There are places where convenience stores are like small neighborhood markets, stocking household staples and a few fresh fruits or veggies. The Capital Region is not one of those places. Here, the convenience store is the place you go when you run out of milk, or when you get a late night craving for some chips, beer or ice cream.
Its new convenience store initiative is bringing affordable, fresh tomatoes, cucumbers, bananas and other produce to convenience stores in Albany, Schenectady and Troy.
"The Veggie Mobile is great and people are flocking to it -- about 40,000 a year -- but we could only reach a certain number of people in a certain number of places," says Amy Klein, the executive director of the Capital District Community Gardens. "This is part of a multi-pronged approach where we can put fresh fruits and veggies in stores that people are already visiting in their neighborhoods."
Klein says the org piloted the initiative back in February with a $35,000 grant from the Albany County Strategic Alliance for Health.
They started with two stores and have since branched out to five:
- The Corner Store - 106 Ontario Street, Albany
- Prince Grocery and Deli - 37 Central Avenue, Albany
- Ida Yarbrough Convenience Store - 260 N. Pearl Street, Albany
- SPI Instamart - 699 North Pearl Street, Albany
- Safa Market - 1575 Becker Street, Schenectady
Klein says the test stores have done very well. They started by offering 12 to 15 core items like lettuce, tomatoes and oranges. She says it wasn't long before the stores were asking for more. They're also taking requests. "Some people have asked for things like plantains, so we're bringing those to some of the stores."
The convenience store prices are slightly higher than The Veggie Mobile prices, since the store owners need to make a profit. "Some stores where you actually can get produce have something like a 400 percent profit margin -- so a banana can be about $1.00. We're working with the store owners to create a pricing structure that ensures a profit, but is still affordable." In participating convenience stores you can get bananas for .50, potatoes for .20, and cucumbers for .50.
"We'd like a kid to be able to stop in after school and get a piece of fruit for less than they would pay for a candy bar," says Kline
CDCG designed special display units and installed them in the stores in places where they would be clearly visible. "At first we worried about taking up too much display space, but now it looks like we might need to design a larger unit," Klein says.
So with this kind of demand, why don't convenience stores just stock produce? Cost, for one. "There are really two places you can get produce," says Klein, "the grocery store and the wholesale market. At the wholesale market you have to buy by the case and maybe you can't move that much. If you're buying retail, you have to add another mark-up and you have to sell it for a high price. The Corner Store was buying a few produce items from the supermarket and they had to sell them at a higher price."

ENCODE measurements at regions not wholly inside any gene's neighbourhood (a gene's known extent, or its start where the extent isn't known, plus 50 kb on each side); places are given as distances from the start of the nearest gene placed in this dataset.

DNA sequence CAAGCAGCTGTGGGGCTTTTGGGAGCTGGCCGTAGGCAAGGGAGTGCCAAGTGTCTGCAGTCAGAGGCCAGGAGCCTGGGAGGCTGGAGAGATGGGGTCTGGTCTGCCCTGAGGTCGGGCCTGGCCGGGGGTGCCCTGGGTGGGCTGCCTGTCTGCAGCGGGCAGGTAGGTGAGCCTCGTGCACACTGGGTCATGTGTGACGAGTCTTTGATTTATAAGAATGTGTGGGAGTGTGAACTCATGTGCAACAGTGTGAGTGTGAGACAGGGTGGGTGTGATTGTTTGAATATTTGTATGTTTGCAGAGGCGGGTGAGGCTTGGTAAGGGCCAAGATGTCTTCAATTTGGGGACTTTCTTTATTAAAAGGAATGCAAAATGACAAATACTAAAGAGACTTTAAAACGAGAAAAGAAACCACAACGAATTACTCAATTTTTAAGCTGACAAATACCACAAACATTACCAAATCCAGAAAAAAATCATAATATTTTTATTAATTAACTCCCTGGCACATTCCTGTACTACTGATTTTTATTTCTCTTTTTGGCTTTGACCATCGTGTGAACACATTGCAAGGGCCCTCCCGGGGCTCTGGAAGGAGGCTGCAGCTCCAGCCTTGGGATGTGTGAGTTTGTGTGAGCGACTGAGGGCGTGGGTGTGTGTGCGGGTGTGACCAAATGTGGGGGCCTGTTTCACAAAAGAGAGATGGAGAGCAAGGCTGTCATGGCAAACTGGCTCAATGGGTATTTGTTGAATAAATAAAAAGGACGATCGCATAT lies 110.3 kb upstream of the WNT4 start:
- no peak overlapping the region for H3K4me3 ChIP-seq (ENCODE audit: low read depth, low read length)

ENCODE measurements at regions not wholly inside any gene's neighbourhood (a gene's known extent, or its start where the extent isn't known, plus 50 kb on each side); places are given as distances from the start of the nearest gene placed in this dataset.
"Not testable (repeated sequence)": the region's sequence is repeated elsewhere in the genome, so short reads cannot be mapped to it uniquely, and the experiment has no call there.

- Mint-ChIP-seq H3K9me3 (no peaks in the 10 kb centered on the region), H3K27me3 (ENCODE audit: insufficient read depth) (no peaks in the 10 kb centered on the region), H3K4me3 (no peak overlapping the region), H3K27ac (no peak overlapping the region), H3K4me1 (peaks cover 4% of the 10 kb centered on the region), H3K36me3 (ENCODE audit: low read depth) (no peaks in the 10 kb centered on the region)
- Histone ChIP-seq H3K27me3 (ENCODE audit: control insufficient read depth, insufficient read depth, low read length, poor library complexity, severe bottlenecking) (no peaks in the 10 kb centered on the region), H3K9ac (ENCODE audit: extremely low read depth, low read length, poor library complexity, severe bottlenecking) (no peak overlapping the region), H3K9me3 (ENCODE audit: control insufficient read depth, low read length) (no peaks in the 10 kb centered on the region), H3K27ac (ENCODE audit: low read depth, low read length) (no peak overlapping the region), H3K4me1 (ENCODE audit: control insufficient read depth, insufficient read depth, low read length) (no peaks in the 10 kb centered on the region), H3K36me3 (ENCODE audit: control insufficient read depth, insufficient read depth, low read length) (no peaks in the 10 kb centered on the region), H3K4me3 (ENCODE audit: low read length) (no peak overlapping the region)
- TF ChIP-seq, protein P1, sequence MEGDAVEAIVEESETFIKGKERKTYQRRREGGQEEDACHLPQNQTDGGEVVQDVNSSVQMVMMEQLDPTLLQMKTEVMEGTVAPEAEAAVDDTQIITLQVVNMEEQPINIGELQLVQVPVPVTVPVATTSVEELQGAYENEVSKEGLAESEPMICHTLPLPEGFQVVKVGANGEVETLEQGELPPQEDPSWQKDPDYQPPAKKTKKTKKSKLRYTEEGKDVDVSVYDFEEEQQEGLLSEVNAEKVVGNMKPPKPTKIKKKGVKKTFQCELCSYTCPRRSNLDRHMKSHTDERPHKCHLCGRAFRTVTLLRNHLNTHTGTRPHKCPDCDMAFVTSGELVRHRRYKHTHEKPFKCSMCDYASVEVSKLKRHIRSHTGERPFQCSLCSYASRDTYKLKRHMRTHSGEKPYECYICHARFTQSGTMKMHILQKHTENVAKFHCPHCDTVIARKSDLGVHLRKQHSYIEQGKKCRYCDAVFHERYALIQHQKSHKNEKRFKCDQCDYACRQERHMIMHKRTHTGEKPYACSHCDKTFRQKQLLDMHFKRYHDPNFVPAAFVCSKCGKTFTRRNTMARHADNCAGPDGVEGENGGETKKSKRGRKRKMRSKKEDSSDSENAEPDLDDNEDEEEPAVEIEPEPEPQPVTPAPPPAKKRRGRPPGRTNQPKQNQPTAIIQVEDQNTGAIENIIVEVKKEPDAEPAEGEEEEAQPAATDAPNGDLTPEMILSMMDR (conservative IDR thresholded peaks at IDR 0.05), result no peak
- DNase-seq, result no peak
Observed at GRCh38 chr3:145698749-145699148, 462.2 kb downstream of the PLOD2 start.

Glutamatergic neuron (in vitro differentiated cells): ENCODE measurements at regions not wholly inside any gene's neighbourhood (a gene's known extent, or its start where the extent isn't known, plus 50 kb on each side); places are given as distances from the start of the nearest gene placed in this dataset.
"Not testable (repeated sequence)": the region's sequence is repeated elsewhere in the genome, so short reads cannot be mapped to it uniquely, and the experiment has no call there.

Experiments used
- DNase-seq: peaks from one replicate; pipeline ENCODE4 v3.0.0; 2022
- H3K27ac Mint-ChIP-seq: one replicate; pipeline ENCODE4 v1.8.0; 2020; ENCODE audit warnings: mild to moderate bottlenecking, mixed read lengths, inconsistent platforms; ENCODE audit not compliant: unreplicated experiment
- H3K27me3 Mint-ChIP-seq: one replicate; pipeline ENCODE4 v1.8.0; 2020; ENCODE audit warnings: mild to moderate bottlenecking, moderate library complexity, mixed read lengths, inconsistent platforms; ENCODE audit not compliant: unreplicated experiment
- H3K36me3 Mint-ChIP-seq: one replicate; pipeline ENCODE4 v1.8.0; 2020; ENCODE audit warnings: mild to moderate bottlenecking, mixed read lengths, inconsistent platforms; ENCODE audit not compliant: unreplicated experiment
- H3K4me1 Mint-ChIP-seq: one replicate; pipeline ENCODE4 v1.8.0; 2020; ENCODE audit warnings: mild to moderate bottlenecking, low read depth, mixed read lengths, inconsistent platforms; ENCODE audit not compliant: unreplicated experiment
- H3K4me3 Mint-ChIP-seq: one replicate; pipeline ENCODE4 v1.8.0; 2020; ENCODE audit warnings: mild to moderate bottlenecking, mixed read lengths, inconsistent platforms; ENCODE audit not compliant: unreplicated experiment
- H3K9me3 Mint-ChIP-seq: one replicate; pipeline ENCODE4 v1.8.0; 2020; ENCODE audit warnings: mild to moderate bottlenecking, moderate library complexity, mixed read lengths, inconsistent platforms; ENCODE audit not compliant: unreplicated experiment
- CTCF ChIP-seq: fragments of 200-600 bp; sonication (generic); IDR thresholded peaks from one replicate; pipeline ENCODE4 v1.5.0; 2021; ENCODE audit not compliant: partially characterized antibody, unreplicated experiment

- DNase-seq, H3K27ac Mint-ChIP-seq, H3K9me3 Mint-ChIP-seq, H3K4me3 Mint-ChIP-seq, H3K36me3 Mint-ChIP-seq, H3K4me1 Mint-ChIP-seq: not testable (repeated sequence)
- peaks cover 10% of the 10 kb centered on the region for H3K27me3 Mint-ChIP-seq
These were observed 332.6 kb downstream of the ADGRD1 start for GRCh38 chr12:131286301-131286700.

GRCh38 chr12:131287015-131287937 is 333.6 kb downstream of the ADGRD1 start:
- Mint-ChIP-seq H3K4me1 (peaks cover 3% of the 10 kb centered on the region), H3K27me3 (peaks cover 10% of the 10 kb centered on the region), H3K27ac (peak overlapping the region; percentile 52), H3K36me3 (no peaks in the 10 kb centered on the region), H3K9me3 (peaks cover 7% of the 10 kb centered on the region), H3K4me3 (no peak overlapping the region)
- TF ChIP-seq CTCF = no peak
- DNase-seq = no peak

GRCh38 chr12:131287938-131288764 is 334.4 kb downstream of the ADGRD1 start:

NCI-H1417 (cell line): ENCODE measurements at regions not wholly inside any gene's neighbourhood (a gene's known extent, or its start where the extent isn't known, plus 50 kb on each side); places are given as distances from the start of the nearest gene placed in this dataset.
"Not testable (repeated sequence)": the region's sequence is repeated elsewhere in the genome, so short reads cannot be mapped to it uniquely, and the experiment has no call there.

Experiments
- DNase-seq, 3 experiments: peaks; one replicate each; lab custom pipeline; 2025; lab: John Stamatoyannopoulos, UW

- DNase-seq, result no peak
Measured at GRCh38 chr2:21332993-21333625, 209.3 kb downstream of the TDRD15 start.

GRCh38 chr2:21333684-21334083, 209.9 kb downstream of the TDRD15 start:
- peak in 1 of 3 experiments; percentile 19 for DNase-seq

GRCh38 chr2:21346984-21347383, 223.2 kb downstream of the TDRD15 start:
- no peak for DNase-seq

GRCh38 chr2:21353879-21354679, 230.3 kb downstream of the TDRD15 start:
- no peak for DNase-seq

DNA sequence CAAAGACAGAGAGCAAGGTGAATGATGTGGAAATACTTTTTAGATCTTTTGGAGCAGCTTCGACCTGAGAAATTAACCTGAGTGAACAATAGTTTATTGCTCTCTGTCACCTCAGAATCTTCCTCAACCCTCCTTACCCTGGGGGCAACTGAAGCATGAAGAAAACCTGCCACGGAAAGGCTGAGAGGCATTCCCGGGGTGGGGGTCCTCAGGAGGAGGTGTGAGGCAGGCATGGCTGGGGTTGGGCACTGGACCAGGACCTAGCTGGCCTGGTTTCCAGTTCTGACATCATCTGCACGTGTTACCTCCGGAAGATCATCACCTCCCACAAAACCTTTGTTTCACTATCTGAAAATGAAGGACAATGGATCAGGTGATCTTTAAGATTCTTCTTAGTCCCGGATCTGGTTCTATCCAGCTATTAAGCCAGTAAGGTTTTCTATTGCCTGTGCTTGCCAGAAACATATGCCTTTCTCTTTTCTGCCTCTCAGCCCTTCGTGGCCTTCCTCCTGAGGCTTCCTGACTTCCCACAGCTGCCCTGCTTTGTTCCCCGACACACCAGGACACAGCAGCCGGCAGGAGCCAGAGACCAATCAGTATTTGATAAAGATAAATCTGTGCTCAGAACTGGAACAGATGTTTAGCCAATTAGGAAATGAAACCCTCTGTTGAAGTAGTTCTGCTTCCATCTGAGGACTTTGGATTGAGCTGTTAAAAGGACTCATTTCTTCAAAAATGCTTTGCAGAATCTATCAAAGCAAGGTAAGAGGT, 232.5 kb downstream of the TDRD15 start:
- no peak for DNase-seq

Also, produce is highly perishable so if you can't move it quickly you're going to lose stock. And, Klein says, you really need an understanding of how to work with produce -- what things you can put next to each other without spoiling faster, and the folks at CDCG can help with that.
CDCG restocks twice a week so the produce will always be fresh. "The stores are making a profit and there are studies that show that if people come into a convenience store to buy something like fresh produce, they'll often purchase something else as well."
Like the Veggie Mobile, the convenience store initiative was created to provide access to affordable fresh fruits and veggies in "food deserts" where folks might have a hard time getting to a grocery store. But, like the Veggie Mobile, Klein says, the service is available for everyone. "We never restrict these services. Everyone can and should access them."
Klein says additional funding has helped them bring the initiative to Schenectady and they'll soon be working with a store in Troy. The next step will be forming partnerships with even more stores in the three counties. So will we see much larger CDCG produce sections or stores in other Capital District communities down the line?
"I think anything is possible without the right funding and community support. The only limitation here is resources. The demand is huge, which is fantastic. It doesn't surprise us, because we know people want good, healthy food, but we're hoping the more we talk about this, the more other people will be aware. My hope as an organization is that we continue to develop new innovative programs and that we are able to continue to expand these successful programs."
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